Anemia is defined by a decreased number of red blood cells (erythrocytes) and/or a lack of hemoglobin inside the blood.
Red blood cells are essential for transporting oxygen into the body and its organs. Therefore, decreased numbers of red blood cells, a.k.a. erythrocytes, cause symptoms such as fatigue, lethargy, and exercise intolerance. In more severe cases, breathing along with the animal's heart rate to become rapid. If no treatment is initiated, anemia can lead to shock and circulatory failure.
Anemia can be caused by excessive blood loss, i.e. after an accident. In animals suffering from tumors, tissue ruptures may cause bleeding into body cavities. Infectious agents such as babesia or leptospira, as well as poisoning can cause the destruction of erythrocytes and subsequent anemia, which is referred to as hemolytic anemia. In adult mammals, erythrocytes are produced in the bone marrow, while the rate of production is regulated through a hormone synthesized in the kidneys. Therefore conditions affecting either the bone or the kidneys can lead to decreased erythrocyte production and anemia, which is referred to as anaplastic anemia. In rare cases the immune system is producing antibodies against erythrocytes that lead to their destruction. This type of anemia is referred to as autoimmune hemolytic anemia.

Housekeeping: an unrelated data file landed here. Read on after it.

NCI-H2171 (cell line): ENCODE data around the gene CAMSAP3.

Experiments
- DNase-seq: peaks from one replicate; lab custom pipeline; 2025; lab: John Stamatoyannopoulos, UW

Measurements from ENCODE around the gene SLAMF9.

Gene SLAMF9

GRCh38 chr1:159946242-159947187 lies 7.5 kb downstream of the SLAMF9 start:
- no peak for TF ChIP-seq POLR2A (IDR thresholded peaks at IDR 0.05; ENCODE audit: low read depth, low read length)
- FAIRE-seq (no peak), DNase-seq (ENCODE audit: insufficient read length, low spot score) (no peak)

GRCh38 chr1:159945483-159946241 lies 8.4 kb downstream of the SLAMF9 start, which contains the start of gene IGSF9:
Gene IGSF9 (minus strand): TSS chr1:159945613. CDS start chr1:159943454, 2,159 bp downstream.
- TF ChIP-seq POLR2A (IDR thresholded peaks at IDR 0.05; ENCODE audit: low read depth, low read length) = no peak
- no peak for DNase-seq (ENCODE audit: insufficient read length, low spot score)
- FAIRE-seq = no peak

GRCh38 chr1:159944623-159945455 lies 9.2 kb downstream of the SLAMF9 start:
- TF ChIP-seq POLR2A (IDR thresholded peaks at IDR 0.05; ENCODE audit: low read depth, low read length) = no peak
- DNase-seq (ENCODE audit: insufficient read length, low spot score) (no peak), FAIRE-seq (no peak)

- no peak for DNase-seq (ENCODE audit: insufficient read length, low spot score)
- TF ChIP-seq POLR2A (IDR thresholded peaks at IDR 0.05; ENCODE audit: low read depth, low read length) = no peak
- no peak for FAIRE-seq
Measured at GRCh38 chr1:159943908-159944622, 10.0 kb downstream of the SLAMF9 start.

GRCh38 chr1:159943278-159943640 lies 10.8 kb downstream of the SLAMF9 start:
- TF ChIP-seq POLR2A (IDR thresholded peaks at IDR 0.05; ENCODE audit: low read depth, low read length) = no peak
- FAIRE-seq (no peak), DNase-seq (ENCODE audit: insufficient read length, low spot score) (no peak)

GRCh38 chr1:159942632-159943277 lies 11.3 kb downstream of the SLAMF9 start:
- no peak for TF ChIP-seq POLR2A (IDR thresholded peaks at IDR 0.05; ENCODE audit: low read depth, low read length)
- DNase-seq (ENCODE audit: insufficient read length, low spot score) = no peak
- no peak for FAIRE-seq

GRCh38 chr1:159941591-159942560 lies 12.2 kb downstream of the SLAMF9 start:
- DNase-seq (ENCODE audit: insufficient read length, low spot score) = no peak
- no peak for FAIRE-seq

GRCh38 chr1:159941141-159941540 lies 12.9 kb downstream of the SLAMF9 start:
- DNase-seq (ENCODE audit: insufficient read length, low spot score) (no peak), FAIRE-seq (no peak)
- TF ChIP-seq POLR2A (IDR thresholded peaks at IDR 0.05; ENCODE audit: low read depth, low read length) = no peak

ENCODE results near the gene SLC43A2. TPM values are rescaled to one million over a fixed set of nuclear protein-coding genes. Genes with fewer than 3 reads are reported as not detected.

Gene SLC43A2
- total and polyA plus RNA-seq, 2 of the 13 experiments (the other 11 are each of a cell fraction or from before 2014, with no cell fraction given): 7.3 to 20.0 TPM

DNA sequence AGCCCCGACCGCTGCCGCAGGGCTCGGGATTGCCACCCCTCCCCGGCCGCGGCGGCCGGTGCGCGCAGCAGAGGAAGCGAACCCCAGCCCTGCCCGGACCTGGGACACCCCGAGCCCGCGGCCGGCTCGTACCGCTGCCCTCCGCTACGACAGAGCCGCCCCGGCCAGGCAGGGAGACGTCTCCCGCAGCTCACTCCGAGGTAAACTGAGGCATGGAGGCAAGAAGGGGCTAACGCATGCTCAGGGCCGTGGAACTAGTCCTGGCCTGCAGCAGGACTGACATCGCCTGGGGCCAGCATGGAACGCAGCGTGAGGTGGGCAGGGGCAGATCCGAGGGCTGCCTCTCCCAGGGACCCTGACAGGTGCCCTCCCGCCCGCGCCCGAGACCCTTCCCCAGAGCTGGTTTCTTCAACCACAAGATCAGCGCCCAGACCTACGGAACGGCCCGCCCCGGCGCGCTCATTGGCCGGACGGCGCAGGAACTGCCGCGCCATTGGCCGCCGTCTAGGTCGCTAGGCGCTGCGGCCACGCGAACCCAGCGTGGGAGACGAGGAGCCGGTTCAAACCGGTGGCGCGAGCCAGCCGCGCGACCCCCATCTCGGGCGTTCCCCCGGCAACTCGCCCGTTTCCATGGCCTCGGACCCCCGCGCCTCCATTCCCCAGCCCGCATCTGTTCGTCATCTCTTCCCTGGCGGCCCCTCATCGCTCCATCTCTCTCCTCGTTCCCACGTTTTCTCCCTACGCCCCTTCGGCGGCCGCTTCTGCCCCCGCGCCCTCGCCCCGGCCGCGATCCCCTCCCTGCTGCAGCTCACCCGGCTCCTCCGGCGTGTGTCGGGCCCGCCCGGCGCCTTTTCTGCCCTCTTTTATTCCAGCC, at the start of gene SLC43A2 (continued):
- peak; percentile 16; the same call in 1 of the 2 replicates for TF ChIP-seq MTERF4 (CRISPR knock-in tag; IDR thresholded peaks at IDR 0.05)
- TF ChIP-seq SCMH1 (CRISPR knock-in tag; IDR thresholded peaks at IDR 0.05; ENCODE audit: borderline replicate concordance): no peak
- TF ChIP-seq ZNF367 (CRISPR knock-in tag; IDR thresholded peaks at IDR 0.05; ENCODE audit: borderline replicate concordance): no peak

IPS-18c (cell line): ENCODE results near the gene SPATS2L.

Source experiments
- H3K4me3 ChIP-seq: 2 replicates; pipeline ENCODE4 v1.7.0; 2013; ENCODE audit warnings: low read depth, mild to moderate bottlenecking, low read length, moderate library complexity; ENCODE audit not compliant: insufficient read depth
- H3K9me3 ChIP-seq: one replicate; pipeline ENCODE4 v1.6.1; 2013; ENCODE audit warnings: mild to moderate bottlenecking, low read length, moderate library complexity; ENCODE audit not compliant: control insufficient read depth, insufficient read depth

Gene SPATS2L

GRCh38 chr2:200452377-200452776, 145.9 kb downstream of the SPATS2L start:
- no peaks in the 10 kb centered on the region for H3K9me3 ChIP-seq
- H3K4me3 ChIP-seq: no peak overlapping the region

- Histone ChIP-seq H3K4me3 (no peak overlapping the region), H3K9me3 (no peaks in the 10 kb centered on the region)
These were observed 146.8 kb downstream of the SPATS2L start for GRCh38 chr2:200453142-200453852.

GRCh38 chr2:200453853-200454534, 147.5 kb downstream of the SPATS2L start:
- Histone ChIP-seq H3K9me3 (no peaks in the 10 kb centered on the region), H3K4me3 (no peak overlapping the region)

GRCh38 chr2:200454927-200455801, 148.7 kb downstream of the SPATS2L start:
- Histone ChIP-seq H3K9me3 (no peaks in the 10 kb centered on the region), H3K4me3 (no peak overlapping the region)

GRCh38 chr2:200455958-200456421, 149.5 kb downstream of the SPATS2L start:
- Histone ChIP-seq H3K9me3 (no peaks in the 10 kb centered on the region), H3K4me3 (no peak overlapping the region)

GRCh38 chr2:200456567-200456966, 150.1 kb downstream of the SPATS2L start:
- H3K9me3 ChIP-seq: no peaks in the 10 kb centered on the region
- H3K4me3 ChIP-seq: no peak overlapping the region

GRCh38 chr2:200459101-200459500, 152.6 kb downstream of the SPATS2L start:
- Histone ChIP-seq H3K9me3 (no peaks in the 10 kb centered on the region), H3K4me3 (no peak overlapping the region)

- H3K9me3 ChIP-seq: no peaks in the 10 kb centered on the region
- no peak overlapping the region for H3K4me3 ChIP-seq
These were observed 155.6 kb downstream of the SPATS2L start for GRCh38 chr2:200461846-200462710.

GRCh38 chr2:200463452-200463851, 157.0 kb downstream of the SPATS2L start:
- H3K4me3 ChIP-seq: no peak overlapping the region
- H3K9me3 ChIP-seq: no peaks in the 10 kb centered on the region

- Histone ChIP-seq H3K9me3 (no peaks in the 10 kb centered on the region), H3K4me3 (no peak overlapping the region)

Thorough clinical examination can reveal suspicious symptoms. Diagnosis is performed by taking and examining a blood sample, which can reveal evidence about the type and extent of the anemia. In cases where a large amount of blood is lost, or after other traumatic accidents, hospitalization and the provision of intravenous fluids is crucial to prevent shock and circulatory failure. Transfusion of donor blood can help to replace some of the lost erythrocytes.
If you have noticed symptoms of anemia in your dog, consult a veterinary clinic as soon as possible.